Galleon Group founder Raj Rajaratnam’s bail was set at $100 million bail by a New York judge while he faced criminal charges in an alleged $20 million insider-trading scheme in 2009. At the time, it was the highest bail ever set in the United States. Rajaratnam had been charged with 14 counts of conspiracy and seven counts of securities fraud. His hedge fund was valued at $3.7 billion in 2009. On May 11, 2011 he was found guilty on all counts of conspiracy and securities fraud, and was sentenced later that year to 11 years in prison and fined a criminal and civil penalty of over $150 million combined. Sources: Business Insider | Wikipedia

#7 – Christopher Williams – $100 Million USD

In 2010, Christopher Williams’ bail was set at $100 million by a Memphis, Tenn. judge. Williams was charged with attempted second-degree murder, carjacking, aggravated robbery, and using a firearm in the commission of a dangerous felony. The judge on the case stated that in considering Williams’ bond amount, he took into account community safety, Williams’ previous bond jumping, his criminal record, his unemployed status, and the long sentence he faces if convicted of all felony charges. Source: Examiner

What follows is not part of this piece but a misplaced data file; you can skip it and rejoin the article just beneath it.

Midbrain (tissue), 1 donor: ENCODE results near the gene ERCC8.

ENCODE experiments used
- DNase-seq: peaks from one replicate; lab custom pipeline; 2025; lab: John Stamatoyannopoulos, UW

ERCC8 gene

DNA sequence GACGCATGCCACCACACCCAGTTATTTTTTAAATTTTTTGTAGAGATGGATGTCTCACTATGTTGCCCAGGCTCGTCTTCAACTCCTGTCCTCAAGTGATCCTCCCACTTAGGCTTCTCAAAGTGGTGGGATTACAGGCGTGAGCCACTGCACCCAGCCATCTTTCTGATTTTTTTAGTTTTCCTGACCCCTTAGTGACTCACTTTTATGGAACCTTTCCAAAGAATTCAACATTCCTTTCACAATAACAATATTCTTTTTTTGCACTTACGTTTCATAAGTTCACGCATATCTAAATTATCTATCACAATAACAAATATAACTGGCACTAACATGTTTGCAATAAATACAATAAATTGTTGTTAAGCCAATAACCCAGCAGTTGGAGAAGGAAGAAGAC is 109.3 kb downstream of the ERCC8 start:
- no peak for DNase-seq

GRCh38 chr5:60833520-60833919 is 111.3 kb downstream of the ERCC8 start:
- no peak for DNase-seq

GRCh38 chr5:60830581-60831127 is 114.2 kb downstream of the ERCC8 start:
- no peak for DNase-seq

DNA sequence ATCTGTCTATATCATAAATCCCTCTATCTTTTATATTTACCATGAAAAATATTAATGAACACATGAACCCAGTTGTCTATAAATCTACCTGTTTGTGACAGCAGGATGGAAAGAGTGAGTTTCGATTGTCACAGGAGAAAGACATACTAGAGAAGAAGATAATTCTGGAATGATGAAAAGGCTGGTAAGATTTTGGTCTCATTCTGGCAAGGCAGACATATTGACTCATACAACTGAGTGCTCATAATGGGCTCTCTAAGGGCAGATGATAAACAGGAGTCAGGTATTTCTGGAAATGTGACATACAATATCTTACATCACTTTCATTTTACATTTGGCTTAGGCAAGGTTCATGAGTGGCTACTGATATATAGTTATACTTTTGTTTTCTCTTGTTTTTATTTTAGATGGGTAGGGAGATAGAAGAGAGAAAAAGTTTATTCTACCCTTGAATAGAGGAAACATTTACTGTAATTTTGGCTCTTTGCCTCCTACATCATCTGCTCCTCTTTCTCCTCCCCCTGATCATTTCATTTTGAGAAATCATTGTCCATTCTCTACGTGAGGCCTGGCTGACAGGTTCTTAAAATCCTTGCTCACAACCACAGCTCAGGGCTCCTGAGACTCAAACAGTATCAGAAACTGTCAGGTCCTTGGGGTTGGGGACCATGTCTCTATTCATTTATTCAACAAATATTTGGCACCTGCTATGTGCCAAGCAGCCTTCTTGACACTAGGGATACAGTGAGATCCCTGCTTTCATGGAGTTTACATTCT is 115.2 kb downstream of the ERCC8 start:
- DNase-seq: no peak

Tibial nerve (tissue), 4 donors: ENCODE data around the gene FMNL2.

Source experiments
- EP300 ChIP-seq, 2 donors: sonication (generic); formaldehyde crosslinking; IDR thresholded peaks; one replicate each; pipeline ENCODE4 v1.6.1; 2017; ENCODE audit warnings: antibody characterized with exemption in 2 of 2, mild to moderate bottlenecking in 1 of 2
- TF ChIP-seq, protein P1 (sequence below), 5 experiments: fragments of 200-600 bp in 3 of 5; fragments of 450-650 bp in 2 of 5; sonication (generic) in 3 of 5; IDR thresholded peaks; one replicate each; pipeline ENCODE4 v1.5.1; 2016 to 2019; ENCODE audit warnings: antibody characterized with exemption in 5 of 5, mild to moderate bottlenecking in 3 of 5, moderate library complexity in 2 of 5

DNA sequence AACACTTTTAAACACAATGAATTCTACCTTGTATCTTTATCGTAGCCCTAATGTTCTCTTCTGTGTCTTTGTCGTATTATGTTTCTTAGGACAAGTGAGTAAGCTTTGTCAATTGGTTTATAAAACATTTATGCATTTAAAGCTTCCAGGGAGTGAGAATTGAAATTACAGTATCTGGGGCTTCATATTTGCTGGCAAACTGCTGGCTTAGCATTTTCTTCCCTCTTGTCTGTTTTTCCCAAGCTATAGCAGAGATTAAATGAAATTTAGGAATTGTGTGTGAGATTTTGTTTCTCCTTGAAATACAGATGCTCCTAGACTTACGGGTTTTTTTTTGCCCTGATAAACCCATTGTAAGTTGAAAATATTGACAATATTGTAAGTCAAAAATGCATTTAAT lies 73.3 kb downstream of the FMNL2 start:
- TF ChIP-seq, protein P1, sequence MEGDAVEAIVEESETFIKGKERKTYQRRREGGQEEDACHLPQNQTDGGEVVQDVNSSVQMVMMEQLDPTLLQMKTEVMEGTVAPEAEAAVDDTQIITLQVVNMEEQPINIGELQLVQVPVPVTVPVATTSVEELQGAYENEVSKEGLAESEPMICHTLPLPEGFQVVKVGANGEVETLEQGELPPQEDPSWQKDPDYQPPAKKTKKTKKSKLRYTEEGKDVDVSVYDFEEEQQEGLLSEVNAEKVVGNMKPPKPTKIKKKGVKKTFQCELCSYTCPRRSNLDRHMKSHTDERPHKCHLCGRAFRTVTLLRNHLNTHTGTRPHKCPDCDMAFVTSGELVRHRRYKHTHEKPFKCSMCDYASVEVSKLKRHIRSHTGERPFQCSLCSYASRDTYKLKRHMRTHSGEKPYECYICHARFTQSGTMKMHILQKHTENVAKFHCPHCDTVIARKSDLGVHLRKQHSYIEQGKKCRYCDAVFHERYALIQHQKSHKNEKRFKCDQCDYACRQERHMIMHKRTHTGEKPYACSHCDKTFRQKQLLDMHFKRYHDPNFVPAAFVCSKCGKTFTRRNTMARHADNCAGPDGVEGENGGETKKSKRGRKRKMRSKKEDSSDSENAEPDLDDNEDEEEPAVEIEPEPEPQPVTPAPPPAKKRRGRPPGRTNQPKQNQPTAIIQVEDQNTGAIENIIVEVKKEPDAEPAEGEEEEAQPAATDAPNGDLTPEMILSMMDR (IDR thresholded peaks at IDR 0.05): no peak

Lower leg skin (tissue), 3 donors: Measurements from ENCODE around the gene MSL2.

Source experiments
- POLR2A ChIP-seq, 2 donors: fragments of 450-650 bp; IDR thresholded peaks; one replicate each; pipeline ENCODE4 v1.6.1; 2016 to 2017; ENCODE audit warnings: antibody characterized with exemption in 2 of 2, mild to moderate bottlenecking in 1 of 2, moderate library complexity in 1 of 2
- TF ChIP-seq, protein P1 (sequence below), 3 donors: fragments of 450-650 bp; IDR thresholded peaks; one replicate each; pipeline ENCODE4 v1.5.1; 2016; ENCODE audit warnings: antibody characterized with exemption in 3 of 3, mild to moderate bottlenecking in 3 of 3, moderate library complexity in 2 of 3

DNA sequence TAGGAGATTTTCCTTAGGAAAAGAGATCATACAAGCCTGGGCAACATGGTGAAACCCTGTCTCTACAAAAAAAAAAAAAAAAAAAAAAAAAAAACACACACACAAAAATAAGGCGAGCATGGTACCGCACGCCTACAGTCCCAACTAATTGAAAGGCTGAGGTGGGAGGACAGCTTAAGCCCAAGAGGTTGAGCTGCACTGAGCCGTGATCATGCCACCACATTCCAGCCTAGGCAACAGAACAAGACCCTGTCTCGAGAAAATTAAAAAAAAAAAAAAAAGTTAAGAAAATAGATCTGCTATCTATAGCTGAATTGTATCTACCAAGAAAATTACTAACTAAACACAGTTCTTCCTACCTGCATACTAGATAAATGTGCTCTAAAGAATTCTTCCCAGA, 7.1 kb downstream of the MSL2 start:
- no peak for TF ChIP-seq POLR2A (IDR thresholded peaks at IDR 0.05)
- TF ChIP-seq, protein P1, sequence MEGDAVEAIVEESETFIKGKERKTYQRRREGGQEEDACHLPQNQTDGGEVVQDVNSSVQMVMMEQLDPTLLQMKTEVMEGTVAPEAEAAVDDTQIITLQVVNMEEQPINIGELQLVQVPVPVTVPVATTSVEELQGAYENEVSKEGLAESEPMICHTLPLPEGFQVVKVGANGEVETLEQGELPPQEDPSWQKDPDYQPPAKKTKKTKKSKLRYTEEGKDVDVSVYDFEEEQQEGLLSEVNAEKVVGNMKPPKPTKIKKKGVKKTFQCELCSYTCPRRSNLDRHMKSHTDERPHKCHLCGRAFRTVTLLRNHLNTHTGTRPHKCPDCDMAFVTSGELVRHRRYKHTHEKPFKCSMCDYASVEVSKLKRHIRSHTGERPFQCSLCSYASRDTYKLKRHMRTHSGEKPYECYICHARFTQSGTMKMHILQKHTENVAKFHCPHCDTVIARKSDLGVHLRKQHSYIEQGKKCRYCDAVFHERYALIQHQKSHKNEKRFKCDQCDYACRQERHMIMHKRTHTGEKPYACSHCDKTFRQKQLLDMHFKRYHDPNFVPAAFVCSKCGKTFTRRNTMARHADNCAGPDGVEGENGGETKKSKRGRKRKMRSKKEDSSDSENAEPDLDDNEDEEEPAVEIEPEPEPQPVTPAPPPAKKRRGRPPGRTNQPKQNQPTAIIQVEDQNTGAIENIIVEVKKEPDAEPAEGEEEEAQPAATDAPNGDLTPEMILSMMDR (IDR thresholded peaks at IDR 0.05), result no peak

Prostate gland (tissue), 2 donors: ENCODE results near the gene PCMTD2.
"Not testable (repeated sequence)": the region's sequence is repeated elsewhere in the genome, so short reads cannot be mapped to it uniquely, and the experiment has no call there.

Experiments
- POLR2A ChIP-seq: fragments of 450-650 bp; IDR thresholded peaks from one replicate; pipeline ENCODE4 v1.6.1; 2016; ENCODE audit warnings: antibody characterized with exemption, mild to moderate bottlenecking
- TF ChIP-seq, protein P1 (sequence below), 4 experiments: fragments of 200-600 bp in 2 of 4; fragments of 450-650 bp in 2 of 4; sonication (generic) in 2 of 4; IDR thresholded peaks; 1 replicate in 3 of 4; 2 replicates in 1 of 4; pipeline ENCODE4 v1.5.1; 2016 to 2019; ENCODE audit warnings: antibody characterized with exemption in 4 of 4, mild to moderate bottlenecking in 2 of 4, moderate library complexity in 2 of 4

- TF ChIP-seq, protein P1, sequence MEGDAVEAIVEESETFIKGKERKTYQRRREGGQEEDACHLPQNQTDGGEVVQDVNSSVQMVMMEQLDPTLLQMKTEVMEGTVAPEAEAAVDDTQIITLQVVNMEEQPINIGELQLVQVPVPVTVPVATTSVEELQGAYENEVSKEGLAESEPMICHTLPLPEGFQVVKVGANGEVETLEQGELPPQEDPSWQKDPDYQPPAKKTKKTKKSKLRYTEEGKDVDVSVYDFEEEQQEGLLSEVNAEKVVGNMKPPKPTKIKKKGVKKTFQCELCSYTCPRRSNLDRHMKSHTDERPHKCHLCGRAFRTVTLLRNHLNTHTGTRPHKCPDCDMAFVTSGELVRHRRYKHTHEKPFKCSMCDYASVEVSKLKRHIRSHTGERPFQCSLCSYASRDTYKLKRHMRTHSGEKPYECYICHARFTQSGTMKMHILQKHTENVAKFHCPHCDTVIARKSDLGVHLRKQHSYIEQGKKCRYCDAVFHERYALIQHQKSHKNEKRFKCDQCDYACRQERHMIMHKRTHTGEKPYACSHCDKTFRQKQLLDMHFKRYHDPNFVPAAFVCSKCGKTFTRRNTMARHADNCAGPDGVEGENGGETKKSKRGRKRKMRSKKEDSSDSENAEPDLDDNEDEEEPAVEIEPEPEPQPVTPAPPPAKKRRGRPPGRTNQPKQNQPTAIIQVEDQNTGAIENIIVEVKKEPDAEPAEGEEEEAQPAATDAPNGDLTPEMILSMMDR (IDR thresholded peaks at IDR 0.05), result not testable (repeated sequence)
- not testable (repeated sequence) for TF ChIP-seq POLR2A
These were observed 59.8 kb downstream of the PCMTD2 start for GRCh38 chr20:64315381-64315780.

#6 – Kening Ma – $150 Million USD

In 2010, Kening Ma’s and his wife, Shirley Ji’s, bails were set at $150 million and $75 million, respectively, after they were charged with violating California Air Resources Board regulations. Specifically, the Ontario, Calif. couple were accused of importing motorcycles and ATVs equipped with engines that failed to meet state emissions control laws and then selling them. The indictment listed one count of conspiracy, 33 counts of grand theft (the selling of the ATVs and such, for a total of $27,000), six counts of money laundering ($440,000) and 30 counts of “possession of a false certificate” (smog certificates). Source: CalWatchdog.com

#5 – Julius Meinl V. – 100 Million Euros ($129 Million USD)

Julius Meinl V. the chairman of Meinl Bank AG was arrested in April 2009 over allegations of fraud and misuse of funds related to share purchases in Meinl Bank affiliate Meinl European Land. Oddly enough, the bank focuses on wealth management and investment banking, Meinl was released after two days when he posted the 100 million euro bail set by the Vienna court. Four years later, Meinl received a 90 percent refund on the bail after an appeals court in Vienna ruled the bail amount. Although he was still under investigation at the time, he still hadn’t been formally charged. Source: Bloomberg Business